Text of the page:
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Book review: Animal by Lisa Taddeo

The title of Lisa Taddeo’s book speaks volumes about what lies within.

Animal is a book of trauma and its consequences, played out by Joan, who is introduced to the reader after she has witnessed her lover kill himself in a restaurant where she was dining with another man.

Amazingly, this is not the most startling part of the book in which Joan rages against the sudden and awful death of her parents when she was a child.

The novel begins as Joan drives across America to Los Angeles, where she is looking for a woman with mysterious ties to her past.

Throughout the novel, Joan crashes on through life, acting exactly as she chooses, with little regard for her own safety or that of others. She is driven by her sexuality as a way of asserting some kind of control over her life and others, but it is often used in a way that is damaging and unsettling.

Before picking up Animal, I had read and loved Taddeo’s Three Women. Animal dealt with some of the same issues, of sex, control and suffering. However, it was far more direct, offering up trauma in a way that was almost matter-of-fact.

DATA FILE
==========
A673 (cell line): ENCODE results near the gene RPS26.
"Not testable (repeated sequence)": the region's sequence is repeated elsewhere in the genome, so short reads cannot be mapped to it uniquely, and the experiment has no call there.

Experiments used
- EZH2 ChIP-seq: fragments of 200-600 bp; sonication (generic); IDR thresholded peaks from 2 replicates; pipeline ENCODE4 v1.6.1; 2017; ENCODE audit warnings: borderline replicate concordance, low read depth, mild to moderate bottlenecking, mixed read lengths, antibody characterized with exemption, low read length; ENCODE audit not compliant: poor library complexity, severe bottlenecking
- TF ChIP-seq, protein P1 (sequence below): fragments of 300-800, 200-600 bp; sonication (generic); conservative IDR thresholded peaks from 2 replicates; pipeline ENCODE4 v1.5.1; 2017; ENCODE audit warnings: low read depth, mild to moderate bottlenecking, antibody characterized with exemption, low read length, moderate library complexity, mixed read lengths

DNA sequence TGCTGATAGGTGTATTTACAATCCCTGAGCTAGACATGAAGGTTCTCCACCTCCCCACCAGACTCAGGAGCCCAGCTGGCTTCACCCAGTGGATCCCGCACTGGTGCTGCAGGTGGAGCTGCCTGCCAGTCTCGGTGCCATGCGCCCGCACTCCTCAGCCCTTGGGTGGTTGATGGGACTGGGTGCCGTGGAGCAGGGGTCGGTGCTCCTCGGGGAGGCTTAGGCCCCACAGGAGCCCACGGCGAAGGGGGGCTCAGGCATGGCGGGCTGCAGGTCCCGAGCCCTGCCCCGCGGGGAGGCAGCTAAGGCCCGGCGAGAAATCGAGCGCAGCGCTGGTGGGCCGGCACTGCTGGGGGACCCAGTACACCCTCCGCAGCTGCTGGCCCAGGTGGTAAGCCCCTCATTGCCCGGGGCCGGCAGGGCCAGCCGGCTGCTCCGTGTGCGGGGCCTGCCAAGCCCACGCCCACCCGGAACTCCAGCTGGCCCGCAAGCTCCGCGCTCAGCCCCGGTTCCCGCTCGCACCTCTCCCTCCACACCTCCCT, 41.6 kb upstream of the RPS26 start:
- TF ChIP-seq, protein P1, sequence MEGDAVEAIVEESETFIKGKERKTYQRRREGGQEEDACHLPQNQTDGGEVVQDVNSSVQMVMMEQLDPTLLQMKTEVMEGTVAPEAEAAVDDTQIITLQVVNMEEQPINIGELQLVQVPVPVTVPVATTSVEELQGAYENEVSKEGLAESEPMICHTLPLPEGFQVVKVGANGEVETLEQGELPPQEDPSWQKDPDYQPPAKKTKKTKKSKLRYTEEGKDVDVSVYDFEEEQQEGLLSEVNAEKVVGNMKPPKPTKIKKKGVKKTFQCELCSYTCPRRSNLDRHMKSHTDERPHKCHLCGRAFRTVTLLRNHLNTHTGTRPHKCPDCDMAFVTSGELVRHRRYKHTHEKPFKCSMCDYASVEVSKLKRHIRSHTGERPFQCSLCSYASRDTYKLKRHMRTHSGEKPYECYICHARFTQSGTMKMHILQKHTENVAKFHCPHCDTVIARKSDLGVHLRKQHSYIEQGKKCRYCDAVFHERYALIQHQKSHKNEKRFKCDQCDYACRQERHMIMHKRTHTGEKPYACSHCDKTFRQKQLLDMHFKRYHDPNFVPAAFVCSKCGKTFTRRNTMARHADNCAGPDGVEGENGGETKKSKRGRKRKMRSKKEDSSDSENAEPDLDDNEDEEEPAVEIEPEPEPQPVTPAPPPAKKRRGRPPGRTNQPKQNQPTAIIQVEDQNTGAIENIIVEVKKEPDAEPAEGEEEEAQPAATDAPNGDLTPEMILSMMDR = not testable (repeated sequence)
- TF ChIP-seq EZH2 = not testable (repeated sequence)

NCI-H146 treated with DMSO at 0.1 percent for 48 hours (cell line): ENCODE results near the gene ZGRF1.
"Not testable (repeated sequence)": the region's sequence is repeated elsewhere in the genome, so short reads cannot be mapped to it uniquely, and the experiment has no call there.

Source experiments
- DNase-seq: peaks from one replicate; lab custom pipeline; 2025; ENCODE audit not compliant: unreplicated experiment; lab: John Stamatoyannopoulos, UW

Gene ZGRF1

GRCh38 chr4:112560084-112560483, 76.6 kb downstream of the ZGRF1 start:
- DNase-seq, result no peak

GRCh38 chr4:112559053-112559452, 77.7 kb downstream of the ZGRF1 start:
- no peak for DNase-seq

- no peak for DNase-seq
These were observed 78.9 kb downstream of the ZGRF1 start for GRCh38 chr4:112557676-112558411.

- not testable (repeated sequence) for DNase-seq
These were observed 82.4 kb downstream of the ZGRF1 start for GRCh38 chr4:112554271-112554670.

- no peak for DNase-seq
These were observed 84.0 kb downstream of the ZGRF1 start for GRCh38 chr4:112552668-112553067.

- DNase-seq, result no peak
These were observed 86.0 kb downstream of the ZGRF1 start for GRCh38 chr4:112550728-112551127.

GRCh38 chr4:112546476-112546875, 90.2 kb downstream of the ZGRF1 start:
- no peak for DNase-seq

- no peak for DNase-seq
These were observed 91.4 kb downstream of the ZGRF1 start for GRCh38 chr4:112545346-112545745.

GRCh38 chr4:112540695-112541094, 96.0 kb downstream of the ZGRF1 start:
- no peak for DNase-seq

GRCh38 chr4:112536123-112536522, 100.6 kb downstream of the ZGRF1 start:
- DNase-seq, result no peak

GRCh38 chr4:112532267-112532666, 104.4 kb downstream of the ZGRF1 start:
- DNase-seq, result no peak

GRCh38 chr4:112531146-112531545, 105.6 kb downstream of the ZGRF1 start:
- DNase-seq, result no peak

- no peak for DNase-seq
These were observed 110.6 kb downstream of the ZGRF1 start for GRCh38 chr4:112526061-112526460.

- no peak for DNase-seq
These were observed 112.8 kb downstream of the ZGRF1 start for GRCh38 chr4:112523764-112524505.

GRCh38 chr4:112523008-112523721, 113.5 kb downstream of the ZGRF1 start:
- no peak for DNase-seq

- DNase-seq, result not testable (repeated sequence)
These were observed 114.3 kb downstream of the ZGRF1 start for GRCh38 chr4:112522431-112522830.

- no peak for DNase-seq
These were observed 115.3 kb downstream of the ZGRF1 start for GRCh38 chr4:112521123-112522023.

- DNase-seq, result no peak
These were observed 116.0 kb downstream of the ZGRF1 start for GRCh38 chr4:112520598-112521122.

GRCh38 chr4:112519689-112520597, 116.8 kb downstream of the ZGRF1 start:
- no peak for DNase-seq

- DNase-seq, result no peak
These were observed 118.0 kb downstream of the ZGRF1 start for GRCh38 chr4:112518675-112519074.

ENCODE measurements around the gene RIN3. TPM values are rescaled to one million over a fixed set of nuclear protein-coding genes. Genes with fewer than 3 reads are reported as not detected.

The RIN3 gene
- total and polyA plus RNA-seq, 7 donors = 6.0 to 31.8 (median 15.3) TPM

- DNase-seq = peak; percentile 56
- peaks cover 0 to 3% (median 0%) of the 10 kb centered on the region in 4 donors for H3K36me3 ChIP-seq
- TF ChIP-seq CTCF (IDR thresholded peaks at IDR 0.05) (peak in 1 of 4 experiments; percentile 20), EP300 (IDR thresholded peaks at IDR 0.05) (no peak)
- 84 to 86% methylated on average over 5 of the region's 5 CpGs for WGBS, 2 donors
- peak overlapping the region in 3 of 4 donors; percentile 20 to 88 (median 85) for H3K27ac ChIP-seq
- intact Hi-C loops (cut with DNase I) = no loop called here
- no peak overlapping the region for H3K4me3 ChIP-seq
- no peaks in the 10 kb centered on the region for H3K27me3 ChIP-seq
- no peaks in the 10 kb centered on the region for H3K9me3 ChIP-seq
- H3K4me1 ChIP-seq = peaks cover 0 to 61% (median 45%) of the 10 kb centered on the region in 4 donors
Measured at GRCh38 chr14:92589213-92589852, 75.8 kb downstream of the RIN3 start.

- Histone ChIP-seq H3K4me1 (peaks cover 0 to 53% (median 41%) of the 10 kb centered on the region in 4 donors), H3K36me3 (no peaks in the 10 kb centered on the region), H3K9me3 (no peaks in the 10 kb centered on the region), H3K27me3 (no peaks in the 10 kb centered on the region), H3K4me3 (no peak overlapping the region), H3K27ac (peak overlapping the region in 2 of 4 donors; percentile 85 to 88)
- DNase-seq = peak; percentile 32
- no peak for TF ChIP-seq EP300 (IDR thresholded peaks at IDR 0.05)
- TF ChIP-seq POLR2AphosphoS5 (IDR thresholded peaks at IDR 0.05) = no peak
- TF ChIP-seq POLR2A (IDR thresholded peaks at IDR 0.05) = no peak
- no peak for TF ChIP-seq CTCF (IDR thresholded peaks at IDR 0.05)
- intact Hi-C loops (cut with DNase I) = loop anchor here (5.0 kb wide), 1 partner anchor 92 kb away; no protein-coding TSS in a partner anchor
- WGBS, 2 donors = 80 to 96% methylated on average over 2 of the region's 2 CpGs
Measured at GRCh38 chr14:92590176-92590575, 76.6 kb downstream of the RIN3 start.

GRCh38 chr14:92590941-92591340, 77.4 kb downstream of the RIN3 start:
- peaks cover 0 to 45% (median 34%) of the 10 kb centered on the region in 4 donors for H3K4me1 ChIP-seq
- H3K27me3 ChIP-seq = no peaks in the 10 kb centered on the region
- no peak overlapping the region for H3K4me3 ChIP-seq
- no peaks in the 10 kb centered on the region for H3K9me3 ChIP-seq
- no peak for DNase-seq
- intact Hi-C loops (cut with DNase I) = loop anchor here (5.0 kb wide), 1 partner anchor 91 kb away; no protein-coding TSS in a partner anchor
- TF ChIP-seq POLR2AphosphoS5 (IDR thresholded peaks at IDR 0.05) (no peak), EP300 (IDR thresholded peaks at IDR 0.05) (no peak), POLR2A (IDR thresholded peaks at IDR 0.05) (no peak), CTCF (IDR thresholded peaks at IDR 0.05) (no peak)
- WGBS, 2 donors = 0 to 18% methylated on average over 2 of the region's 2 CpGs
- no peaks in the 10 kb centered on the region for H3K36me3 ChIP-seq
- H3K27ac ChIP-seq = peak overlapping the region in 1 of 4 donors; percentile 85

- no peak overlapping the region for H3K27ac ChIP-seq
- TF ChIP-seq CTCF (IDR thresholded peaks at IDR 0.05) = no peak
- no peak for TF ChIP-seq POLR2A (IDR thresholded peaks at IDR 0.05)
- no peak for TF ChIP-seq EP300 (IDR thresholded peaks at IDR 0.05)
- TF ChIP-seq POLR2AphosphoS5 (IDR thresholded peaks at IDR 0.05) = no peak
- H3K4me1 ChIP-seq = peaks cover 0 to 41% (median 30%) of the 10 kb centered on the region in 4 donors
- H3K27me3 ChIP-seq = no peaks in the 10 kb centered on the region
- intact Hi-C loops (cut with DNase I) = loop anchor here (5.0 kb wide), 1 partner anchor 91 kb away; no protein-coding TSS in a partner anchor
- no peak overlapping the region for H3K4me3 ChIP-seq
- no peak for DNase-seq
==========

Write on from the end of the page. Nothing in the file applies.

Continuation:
One anecdote that was skipped over relatively lightly – that of a young boy who was abducted and murdered – left me stunned and a little jaded, wondering whether this blithe recount of tragedy was too much for me.

So much horror can be difficult to digest in one book, and I finished it feeling a little queasy. And perhaps that is the point – that trauma has wide-reaching effects both on the person who has suffered and those they encounter.

I don’t think I would recomend this book to many people, given its challenging subjects and relentless pain.

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